In early February 2016 Palestinians launched a campaign to raise funds for the reconstruction of demolished family houses of Palestinians killed by Israeli police in Jerusalem since October, 2015.
Donation boxes were placed in well-trodden streets in the Jerusalem town of al-‘Izzariya, Bethlehem and Hebron to collect donations. In al-‘Izzariya, a town to the east of Jerusalem, the fundraising was kick-started by a press conference held at Yasser Araft Square. The event was attended by Christian and Muslim clerics.
‘Ali ‘Ubeidat, a local activist who helped organize the fundraising activity, said that other donation boxes were placed in Ramallah, Tulkarem, Nablus and Salfit and noted that this campaign marked the culmination of a month-long work to mobilize grass-root support for the reconstruction of demolished houses.
Munthir ‘Amireh, a local activist who helped kick-start the campaign, said that although the campaign seeks to raise funds, but it has also a moral significance. It signifies popular solidarity with the families of Palestinians killed by Israeli forces and sends the message that they are entitled to live. ‘Amireh added that the campaign signifies the Palestinian people’s unity and commitment to the issue of Palestinians killed by Israeli forces. He noted that 30 local activists would also collect donations from local businesses and stores.
Meanwhile in Hebron, donation boxes were placed at the Child Happiness Center and Ibn Rushd turnabout. Governor of Hebron Kamel Hmaid urged Palestinians to make donations and said that the campaign was motivated by national responsibility to reinforce the steadfastness of Palestinians, especially in Jerusalem. Such campaigns have become common since Israel resorted to punitively demolish the family homes of any Palestinians – as means of deterrence – accused of being involved in attacks against Israeli settlers or military, a policy that Israel does not use against Israeli settlers who were involved in fatal attacks against Palestinians. This policy was widely condemned by human rights organizations as “collective punishment” and “a war crime and a crime against humanity”.
Israeli media reported an Israeli outrage by the Palestinians donating money to rebuild the demolished homes of those who have been killed by IOF. According to Walla Israeli website, the Israeli army said that these donations are ruining the Israeli “deterrence policies” against Palestinian resistance.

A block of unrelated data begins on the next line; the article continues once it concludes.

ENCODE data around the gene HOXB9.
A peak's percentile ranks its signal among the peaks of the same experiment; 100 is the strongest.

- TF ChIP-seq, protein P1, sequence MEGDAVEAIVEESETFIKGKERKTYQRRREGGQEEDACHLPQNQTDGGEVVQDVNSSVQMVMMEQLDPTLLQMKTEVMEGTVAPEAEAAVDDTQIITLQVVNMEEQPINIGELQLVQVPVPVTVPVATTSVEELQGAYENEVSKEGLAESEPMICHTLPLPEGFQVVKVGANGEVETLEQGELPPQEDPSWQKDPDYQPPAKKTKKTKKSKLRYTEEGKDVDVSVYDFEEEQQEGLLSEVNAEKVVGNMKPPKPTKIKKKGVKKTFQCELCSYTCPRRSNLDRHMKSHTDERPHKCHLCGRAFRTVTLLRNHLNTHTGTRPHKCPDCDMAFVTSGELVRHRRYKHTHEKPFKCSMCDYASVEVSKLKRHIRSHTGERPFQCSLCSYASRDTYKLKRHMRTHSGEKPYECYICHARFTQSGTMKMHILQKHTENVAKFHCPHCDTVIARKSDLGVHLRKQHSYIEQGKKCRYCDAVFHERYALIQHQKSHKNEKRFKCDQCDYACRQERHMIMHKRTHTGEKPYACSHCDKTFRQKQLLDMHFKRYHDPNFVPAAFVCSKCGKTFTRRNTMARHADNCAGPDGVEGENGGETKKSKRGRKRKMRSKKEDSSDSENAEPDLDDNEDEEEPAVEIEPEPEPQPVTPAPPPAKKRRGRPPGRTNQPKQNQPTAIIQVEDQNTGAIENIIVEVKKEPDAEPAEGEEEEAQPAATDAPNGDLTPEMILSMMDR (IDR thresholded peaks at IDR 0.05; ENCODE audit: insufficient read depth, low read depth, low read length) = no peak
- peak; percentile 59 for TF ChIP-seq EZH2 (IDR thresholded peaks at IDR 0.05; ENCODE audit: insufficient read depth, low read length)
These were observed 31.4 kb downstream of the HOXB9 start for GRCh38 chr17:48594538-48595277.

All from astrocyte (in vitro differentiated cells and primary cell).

The Israeli occupation authorities demolished around 97 homes and 86 facilities in the occupied West Bank in February 2016 alone under the pretext of “illegal construction”, according to a statistical report released Thursday by the Applied Research Institute Jerusalem (ARIJ). The Palestinian Institute also said that demolition orders and orders to stop construction were issued to a further 139 Palestinian houses and facilities. An estimated 653 dunums of Palestinian land in various parts of the occupied West Bank are currently facing confiscation orders.
“The occupation has used the demolition policy as a way to put pressure on the Palestinians so to empty the region classified as Area C in the West Bank,” Ghassan Doughlas, a Palestinian official who monitors settlement activity in the northern West Bank said.
Hundreds of Palestinians participated in a protest organized in the Negev, south of occupied Jerusalem, in solidarity with the people living in the villages of Atir and Umm Al-Hiran whose homes Israel decided to deport and demolish. During the protest, Arab MK Taleb Abu Arar said: “What the Negev is experiencing is ethnic cleansing, not developments. All of the government plans aim to ethnically cleanse the area.”
At the same time, Kol Ha’ir, an Israeli weekly newspaper, revealed that the Israeli government is advancing construction plans to build about 1,000 housing units in four illegal settlements in occupied Jerusalem despite the stiff international criticism. The 1,000 housing units are scheduled to be built in Har Homa, Pisgat Ze’ev, Maale Adumim, and Modi’in illegal settlements.
Construction licenses are very expensive and difficult to obtain for Palestinians, notably in Jerusalem area, in a bid by Israeli authorities to force Palestinians out and change the demographic balance of the city.
According to Israeli rights group B’Tselem, almost 600 homes have been destroyed in the city over the last twelve years, leaving more than 2,000 Palestinians homeless in occupied East Jerusalem